It was really Nolan’s interpretations of the villains, though, that stole the show. Liam Neeson was as reliable as ever , playing a R’as Al Ghul you actually wanted to like. Heath Ledger was electric as a truly psychotic Joker, perhaps the best version so far, who really communicated the depths of that character’s capacity for violence and evil in way I haven’t seen outside of the very best comics. I know the push for it was in many ways born of sentiment, but an Oscar for that performance wouldn’t have been the most unreasonable in that award’s chequered history.
When we come to the third instalment, I have to say that I felt a certain trepidation after the few previews I saw (I steered clear of the buzz on the net as best I could). The Bane in of the DCAU (still my favourite DC product) is huge, brains and brawn combined. The stills I saw made me worry that the movie version would not have any sort of physical presence; he didn’t look much bigger than Batman. Well, I was wrong and happily admit it. In the movie, Bane is so physically imposing he carries menace wherever he goes, he looks like violence waiting to happen and unstoppable violence at that. There is a scene a where he simply rests a hand on someone’s shoulder, no more, but it is terrifying! His voice took a bit of getting used to, though.
Anne Hathaway’s Catwoman was another casting triumph. I thought the Selina Kyle of Dark Knight Rises was far closer to what I see as the” real thing”, more the street wise thief than the sex kitten that has been strangely popular, as far away as it is possible to be grotesquely warped version of modern comic book covers. She stole every scene she was in and proved more than Batman’s equal. They had that great chemistry that Batman and Catwoman need, both refusing to compromise who they are for the other.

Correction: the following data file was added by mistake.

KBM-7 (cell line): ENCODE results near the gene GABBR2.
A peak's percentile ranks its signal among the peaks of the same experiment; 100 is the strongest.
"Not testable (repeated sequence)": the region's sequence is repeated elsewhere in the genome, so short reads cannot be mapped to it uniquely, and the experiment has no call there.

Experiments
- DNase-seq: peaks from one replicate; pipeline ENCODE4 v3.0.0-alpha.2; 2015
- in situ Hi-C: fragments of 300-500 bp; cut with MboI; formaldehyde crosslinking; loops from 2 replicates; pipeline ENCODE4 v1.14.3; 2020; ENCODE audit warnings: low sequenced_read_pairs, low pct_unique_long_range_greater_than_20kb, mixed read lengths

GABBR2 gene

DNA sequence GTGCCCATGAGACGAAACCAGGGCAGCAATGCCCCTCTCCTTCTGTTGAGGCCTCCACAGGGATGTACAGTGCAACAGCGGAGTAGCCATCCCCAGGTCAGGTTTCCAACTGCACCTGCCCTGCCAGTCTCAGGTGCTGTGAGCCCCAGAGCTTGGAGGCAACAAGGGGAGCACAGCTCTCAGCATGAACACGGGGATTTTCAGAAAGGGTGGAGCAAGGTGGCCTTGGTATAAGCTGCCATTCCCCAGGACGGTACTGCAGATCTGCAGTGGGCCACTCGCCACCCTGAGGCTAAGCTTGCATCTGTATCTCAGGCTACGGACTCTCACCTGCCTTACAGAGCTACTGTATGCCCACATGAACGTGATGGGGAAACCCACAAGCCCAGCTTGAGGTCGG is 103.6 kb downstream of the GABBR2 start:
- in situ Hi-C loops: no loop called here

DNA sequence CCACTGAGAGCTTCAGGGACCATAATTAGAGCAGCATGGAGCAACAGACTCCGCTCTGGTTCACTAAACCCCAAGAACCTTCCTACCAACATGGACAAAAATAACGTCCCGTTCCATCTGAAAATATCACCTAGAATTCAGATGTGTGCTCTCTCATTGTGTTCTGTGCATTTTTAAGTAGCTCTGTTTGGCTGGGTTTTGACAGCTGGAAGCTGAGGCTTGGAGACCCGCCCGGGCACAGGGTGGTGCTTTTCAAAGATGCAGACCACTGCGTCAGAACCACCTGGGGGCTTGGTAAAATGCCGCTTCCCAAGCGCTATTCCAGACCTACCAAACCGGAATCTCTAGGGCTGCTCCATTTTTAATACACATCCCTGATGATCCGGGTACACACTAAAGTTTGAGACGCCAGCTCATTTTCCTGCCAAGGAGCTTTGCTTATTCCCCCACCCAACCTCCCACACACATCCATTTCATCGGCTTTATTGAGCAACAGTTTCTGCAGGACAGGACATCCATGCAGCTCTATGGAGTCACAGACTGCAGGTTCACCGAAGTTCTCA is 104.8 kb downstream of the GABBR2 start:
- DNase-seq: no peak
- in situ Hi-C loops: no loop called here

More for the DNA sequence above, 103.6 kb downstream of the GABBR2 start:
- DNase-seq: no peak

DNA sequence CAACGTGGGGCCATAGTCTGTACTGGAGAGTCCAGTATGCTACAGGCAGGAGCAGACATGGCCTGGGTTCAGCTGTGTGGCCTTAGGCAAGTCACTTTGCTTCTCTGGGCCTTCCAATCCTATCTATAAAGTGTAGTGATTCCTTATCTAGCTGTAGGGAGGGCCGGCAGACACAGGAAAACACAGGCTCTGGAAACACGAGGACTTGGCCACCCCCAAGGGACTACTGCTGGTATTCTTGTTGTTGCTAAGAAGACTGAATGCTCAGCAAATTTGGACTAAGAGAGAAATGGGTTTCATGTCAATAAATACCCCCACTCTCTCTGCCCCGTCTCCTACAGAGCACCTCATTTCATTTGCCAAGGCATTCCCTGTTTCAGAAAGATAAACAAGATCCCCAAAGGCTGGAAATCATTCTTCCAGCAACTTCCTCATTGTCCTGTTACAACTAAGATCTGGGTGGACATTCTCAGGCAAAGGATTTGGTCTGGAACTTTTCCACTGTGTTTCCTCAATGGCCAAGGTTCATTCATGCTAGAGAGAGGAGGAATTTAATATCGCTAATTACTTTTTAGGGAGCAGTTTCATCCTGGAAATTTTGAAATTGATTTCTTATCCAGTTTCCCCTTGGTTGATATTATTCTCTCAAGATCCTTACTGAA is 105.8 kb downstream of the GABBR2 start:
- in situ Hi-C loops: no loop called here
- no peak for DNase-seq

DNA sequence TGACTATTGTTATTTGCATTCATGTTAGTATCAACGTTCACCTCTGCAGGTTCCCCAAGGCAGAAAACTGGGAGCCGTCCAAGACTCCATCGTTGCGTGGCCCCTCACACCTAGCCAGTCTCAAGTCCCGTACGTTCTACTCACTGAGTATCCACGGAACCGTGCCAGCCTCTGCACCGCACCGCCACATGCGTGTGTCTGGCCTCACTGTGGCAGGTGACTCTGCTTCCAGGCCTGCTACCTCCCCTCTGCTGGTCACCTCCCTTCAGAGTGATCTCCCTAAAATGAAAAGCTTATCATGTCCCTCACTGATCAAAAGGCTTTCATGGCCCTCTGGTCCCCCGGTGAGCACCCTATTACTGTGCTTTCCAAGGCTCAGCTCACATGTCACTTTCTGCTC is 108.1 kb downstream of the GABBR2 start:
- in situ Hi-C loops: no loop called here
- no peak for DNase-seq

It did have that Studio 60 vibe of trying to tie up as many loose threads as possible, knowing it was all coming to an end. But, frankly, I am a sentimental guy and I love resolution and happy endings and just that little hint that they could make more movies if they really wanted to. It’s going out on a high and I quite enjoyed it.
Both these movies show that you don’t need slavish devotion to the often convoluted canon that builds up around comic book characters to make a good movie. What you need is someone who cares about the characters and the history, who is willing to strip away the crud that accretes over time and explore what the core of the story is. What are the essential elements that make Batman who he is? What is at the heart of the idea of a super hero team up like the Avengers?
Both these adaptations show how to do this the right way, as opposed to the cautionary tales that are far too frequent. All I can hope is that DC have heeded the lessons and that when they inevitably start working towards a Justice League movie that they look at a movie like the avengers, and that Man of Steel captures the essence of Superman the way that Nolan did Batman’s. One can only hope.